He was like the martyrs of 18 June uprising in Manipur. Meiteis were doing very well with Hindu mythology and its spiritual philosophy (Eastern philosophy) with bits of Sanamahi on the side, until die-hard Sanamahists made a meal out of it after WWII.
I knew about the mechanism of eclipses only in secondary school (nowadays, my 5-year-old granddaughter knows about it). Three celestial bodies ie Earth, moon and sun must find themselves in a straight line within their elliptic orbits. It was explained that umbra is the dark shadow behind the moon or the sun, and penumbra, the faint shadow surrounding the central dark shadow.
Eclipses didn’t only bother ancient primitive people, even now they exercise great gloom in the minds of uneducated and educated people. In Hinduism the lunar eclipse is called Chandra Grahan with many religious significance and certain rituals. It’s regarded as a bad omen, as the full lunar cycle is very brief, only a few hours, rather than 28 days. As the gravity or the energy of the moon affects the human body system, the brief lunar cycle changes things on Earth and it deteriorates things very fast, such as nourishing food turning into poison. The stomach should be kept empty without drink or food. In time for the coming solar eclipse, many devout Hindus would throng at Kurukshetra, Hardwar or Varanasi for a dip in the holy water to wash their sins during the eclipse.
On January 15 2010, there was Maha Kumbh Mela at Hardwar attended by millions. On the day of the solar eclipse, the festival came to a standstill. People stopped eating and drinking. Temple doors were locked; idols of gods and goddesses were covered up, until washed with holy water from the Ganges after the end of the eclipse. There were only chants of Vedic hymns and occasional announcements on the tannoy about the course of the eclipse. These superstitions are things of the past.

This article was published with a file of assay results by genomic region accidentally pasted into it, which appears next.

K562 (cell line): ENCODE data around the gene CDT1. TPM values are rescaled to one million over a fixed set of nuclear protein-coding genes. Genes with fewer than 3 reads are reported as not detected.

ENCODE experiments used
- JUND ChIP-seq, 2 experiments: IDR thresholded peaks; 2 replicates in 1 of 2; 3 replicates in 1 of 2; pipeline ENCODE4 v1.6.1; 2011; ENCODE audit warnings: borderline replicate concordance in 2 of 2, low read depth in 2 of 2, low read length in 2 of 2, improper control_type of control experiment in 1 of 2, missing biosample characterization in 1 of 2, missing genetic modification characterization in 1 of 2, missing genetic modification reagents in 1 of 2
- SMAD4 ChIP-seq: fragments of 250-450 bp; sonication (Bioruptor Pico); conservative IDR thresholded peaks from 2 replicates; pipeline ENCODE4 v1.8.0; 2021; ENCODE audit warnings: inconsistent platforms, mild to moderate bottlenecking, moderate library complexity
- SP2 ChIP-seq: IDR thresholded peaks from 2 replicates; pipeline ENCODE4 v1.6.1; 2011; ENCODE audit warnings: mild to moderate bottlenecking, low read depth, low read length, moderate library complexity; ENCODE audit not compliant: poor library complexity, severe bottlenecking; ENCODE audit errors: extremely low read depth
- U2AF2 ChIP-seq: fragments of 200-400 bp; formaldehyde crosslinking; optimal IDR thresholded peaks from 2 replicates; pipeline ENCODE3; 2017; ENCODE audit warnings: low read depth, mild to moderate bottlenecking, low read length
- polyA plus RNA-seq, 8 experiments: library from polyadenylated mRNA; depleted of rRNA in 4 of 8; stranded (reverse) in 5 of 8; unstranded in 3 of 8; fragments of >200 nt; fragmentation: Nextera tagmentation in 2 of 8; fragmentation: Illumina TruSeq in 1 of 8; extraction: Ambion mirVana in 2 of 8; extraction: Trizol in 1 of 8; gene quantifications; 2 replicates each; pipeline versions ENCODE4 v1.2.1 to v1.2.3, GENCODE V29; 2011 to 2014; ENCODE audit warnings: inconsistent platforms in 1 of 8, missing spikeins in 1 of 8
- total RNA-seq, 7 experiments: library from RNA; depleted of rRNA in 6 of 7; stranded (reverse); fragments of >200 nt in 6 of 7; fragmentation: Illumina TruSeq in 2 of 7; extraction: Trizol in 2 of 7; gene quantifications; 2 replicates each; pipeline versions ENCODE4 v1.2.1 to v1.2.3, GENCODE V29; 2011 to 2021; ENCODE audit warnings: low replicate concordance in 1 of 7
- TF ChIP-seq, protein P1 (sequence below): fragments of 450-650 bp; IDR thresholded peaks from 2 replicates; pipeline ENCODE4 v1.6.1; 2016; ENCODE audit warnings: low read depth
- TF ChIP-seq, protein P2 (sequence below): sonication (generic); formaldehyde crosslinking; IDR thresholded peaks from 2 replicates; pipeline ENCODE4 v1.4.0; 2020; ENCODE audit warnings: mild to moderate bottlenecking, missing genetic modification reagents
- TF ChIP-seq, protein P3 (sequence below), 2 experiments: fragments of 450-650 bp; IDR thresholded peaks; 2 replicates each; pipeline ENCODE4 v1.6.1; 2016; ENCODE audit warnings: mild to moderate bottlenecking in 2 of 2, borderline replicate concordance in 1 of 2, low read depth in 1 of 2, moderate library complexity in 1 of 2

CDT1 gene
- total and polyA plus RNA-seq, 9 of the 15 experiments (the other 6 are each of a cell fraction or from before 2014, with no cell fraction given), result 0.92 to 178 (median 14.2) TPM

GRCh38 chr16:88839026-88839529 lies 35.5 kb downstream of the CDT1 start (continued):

In America, many believe this July 2018-lunar eclipse is a signal for the ‘End of the world’. This apocalyptic belief, linking the moon to the world’s end, stems from the interpretations of the Christian Bible, which some superstitious Christian ministers claim that Doomsday is well nigh (Acts 2:20 and Revelation 6:12). One passage in the Hebrew Bible, (the Book of Joel 2:3) reads: “The sun shall be turned into darkness, and the moon into blood, the great and the terrible day of the lord come.” American astronomers and others dismissed the belief as ludicrous.
In ancient times, all over the world, the complexity of human events and a specific course of history, was often considered, as determined by eclipses. In Babylon (southern Mesopotamia) 2,000 years ago, Babylonian scholars thought they could foretell the death of their king from lunar eclipses. So they devised mechanisms to pre-empt the death of the king. In ancient China, superstitions were no less constrained. Eclipses provided contemporary justifications or explanations for entangled courses of history.